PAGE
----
An awfully odd day, this, one that marks a big transition from being a medicalized patient to becoming a fairly normal person. Today was the day to remove all my packing and my catheter, so I slept a bit fitfully, eager to finally get rid of the catheter, which has been causing me some trouble in sleeping.
I woke early and took a wonderful shower — wonderful, that is, until about 4 ft of my packing fell out, plop on the shower floor as if I had given birth to a tiny mummy. I knew from my instructions that a little packing falling out was no big deal and that all I needed to do was cut it off. However, being naked in the shower room at 6:15 did not lend itself to much of a search beyond poking my hands into the nearby cabinet, a search that was fruitless. I called out to Mary Jo, who, dozing, asked what I needed. Scissors for my packing, I yelled across the expanse of the upstairs apartment. She ran around, looking in every drawer upstairs to no avail, then rummaged around downstairs, eventually returning with a kitchen knife, a utility knife, and some wire pliers, the best she could do. “Who doesn’t keep scissors?” she kept complaining. The utility knife wouldn’t catch across the fibers of the roughly half-inch ribbon, and it was a bit freaky seeing Mary Jo holding a razorsharp knife so close to me. She hit paydirt with the wire pliers, which snipped the packing neatly. “You get to clean up the shower,” she grumbled. “This is the grossest thing I’ve done in a long time.”
We left early for my 11:00 meeting with Phyllis, the nurse in charge of “vagina boot camp,” as I have come to see it. Mary Jo and I went to a coffee and knickknack shop for 30 minutes and then went to our appointment, which took place at Dr. Bowers’ office. Phyllis is a middle-aged, no-nonsense nurse who will tell it like it is — with compassion but without pity. Mary Jo decided to skip the fireworks since she had already had an exciting morning, so Phyllis and I began by tidying things up. First, she pulled out my catheter, a procedure that only burned for a couple of seconds, subsiding within 5 minutes. Next, she pulled out the rest of my packing — they use 9 yards, so that meant that I had a good 7.66 yards left — and her methodical pulling and folding the packing resembled those magicians pulling scarves out of their sleeves. More and more and more emerged, seemingly from nowhere. With a final tug (which I felt deep inside me), the rest of the packing was removed. It was quite a relief, and I realized just why I had had trouble getting comfortable the past couple of days — between the catheter tube and attached bag and the 9 yards of packing, my entire core was tight and stiff.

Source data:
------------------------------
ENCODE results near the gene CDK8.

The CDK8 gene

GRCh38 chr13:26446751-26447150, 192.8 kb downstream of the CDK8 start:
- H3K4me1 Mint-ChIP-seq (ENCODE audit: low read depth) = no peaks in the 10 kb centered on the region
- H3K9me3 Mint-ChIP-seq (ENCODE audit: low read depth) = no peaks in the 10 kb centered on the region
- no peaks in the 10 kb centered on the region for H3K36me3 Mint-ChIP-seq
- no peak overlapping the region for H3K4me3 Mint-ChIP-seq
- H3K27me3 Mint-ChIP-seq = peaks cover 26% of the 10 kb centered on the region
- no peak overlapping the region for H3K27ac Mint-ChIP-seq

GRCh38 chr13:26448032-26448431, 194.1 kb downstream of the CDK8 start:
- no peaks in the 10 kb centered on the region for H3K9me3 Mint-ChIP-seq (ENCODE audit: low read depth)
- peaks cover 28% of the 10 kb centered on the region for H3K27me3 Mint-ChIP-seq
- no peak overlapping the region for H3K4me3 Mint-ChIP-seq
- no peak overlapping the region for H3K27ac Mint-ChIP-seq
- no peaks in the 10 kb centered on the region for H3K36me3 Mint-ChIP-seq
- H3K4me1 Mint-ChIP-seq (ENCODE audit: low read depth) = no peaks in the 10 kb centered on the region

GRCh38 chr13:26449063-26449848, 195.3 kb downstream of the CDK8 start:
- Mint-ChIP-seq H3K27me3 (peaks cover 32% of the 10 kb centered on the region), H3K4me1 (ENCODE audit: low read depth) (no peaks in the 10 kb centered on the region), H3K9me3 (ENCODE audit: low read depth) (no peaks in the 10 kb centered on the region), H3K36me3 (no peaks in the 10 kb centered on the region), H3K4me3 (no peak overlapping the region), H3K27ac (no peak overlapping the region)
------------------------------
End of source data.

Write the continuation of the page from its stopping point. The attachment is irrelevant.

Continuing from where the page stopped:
The next step was to take a mirror and get a really good look at what I had paid for — Phyllis deftly oriented me to these new parts like a park ranger showing hikers how to navigate around a state park. I felt as if I should have been taking notes in case there was a quiz afterwards.
Next, Phyllis gave me the set of 3 polyurethane dilators that come with GRS and to show me how to use them. They come in a handsome roll-up carrying case, too. After showing me the set, Phyllis said we’d begin with the blue one (looking at the orange one just about made my eyes pop out of my head). I won’t go into detail, but suffice to say that it was quite surreal to have this grandmotherly nurse objectively and dispassionately talking to me while illustrating the proper technique of “applying” Mr. Blue into an orifice I didn’t have until just a couple of days ago. I felt incredibly vulnerable.
Next, Phyllis asked me to do the same while she watched and coached. Again, all I can say is that it surreal, being coached in the proper use of an object into a new body part, one that’s still healing with stitches and swelling. She kept urging me, not unlike a drill-sergeant, to relax my legs, something I would have been happy to do if I hadn’t just then been experiencing the business end of a blue plunger into me. “Relax those legs, soldier!” “Ma’am, yes Ma’am.” Eventually, I managed to achieve the proper dot (there is a series of dots so you can know when to stop before breaking through into what they technically call your innards) and was allowed to de-plunge myself; however, she explained, “your normal sessions will involve sitting there for a full 15 minutes before you stop.” Oh, Joy.
I cleaned up and Mary Jo came in and I got a full indoctrination into proper care of vaginas (mine, in particular), a second phase of boot camp that included manuals, pictures, and lectures. My head was buzzing with all this new information, so I’m glad I got some reading materials.
The rest of the day was pitifully simple by comparison — some television, some pizza with Mary Rae and her family, and puttering around the Morning After House. The only interesting moment came at the end of the day, when I set about doing my own dilation — outside of the bootcamp and Phyllis’ coaching voice. It was a lot harder on my own, and I wasn’t sure why. I was set to give up and declare myself a failure, but I somehow managed to complete the mission after much defeatist swearing. Note to all others seeking GRS — this part isn’t in your promotional materials, but be sure to take it into account when tallying up your psychic energy and enthusiasm for the procedure.